Cellular bandwidth is ephemeral... Pumping a GByte of data costs next to nothing. It's expanding the network to handle a large number of people doing that at the same time, which is expensive. And in that case, a technological solution is desirable and workable.. If a certain cell tower is maxed-out, throttle the highest bandwidth users until there's excess capacity. Then add more cells only when even the low bandwidth users are being throttled. Problem solved forever. Heavy users get all the excess capacity they want without insane charges, and light users get fast speeds and aren't negatively impacted at all.

Re:Good idea (0)

Anonymous Coward | more than 2 years ago | (#38934219)

I like this idea. In fact, why stop at data? Why not pool all resources together and charge everything the same price for any use thereof?

'My hope is that family data plans come soon' (4, Insightful)

exploder (196936) | more than 2 years ago | (#38926557)

'My hope is that family data plans come soon, to all carriers, just like we have for family voice and messaging plans.'

The family plan will come to your carrier just as soon as they've worked out the necessary details, i.e. made sure you'll end up paying just a little more than you do now.

contracts (2)

lkcl (517947) | more than 2 years ago | (#38926607)

ahh, i can just see the divorce settlement arguments already, over who owns the contract, who owns the bill, and who's going to pay for little johnny's excessive Minecraft and Runescape usage...

There will never be a FAIR plan (0)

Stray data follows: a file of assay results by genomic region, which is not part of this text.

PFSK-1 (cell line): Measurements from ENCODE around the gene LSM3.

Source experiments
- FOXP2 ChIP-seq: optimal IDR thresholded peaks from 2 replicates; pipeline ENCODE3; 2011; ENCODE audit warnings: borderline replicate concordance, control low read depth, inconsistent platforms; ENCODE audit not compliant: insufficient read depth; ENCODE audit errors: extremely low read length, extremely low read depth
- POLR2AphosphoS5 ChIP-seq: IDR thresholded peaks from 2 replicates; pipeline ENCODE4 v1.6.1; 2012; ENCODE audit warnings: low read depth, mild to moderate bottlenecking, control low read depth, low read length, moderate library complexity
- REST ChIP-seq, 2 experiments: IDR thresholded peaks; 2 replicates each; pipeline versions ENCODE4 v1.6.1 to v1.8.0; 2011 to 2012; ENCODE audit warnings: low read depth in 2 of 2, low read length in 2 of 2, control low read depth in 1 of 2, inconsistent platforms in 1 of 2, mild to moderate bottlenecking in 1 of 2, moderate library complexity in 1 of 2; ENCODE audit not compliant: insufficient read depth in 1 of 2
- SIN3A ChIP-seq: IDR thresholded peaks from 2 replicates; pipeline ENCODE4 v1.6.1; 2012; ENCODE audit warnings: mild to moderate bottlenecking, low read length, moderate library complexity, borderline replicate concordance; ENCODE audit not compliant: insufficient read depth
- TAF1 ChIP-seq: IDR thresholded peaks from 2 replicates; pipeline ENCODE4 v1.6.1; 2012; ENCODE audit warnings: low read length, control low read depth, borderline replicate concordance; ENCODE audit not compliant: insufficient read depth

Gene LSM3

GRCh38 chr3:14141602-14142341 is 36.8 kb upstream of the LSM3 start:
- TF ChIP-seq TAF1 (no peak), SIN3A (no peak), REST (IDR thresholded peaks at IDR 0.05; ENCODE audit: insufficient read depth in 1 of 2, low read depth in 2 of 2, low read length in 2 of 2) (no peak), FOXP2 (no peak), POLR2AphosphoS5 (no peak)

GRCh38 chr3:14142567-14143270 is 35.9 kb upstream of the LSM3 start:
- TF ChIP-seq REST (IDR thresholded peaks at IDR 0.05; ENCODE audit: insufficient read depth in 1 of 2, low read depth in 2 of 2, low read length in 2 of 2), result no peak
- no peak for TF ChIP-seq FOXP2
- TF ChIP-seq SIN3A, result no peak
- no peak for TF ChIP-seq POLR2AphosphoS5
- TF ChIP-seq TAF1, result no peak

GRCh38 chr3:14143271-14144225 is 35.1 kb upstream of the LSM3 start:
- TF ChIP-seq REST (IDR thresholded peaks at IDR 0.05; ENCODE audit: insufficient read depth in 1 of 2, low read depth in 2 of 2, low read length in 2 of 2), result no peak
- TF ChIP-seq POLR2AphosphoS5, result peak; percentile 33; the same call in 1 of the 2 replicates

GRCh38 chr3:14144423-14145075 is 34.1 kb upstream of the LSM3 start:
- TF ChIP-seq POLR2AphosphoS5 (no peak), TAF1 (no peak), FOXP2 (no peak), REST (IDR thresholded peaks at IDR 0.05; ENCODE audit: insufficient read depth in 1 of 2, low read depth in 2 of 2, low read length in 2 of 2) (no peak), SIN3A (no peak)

Anonymous Coward | more than 2 years ago | (#38926623)

"House Wins" ALWAYS. All the plans are always tiered towards making you pay more than you do now.
First there was regular per usage plan.
Then there was regular unlimited usage plan for little bit more.
Then there was unlimited but its really limited plan.
Then there was regular usage plan for little bit more money
Then there will be "family" data share plan for more money
Then there will be "family" unlimited data plan for more money
Then there will be "family" unlimited but its really limited plan.. ..........keep going.. anything and everything to keep increasing what they can extract out of a household

Wow, "New"? Really? (4, Informative)

iONiUM (530420) | more than 2 years ago | (#38926667)

I'm in Canada, with Rogers, and while they do suck, I have had a family data plan for 1GB (actually I share everything else too) with my wife for 3 years now..

I find it extremely odd that the US does not have this... it's like hearing they don't have wheels, or fire.

Re:Wow, "New"? Really? (1)

creepynut (933825) | more than 2 years ago | (#38926955)

The US? Forget that, as far as I know none of the other carriers in Canada do it either! I'm on Telus and they certainly don't although I'm not paying for a data plan at all.

Re:Wow, "New"? Really? (0)

Anonymous Coward | more than 2 years ago | (#38927197)

What is this thing you call "fire"???

- Gorak

Re:Wow, "New"? Really? (1)

MobileTatsu-NJG (946591) | more than 2 years ago | (#38927871)

So, in Canada, a rate plan is considered 'technology'.

Re:Wow, "New"? Really? (0)

Anonymous Coward | more than 2 years ago | (#38928801)

If we had to rely on the cell companies down here, we wouldn't have wheels, and fire would cost $.25 per match.

Re:Wow, "New"? Really? (1)

evilviper (135110) | more than 2 years ago | (#38933909)

I find it extremely odd that the US does not have this... it's like hearing they don't have wheels, or fire.

It's not "fire" it's "sub-prime mortgages"... This isn't some fundamental feature, it's a billing gimmick.

Read TFA... You'd probably get a BETTER deal going with Virgin Mobile's normal (unlimited) plan, unless you have several devices you use, but barely ever.

Family Data Plan (0)

Anonymous Coward | more than 2 years ago | (#38927075)

We have four haha smart phones with Verizon on a "family share" plan. I've asked Vz repeatedly when that plan will encompass data usage which is per phone now. They acknowledge that it is the single most frequent complaint about their service offerings. But an earlier poster got it right: they'll do something after they figure out how to charge even more...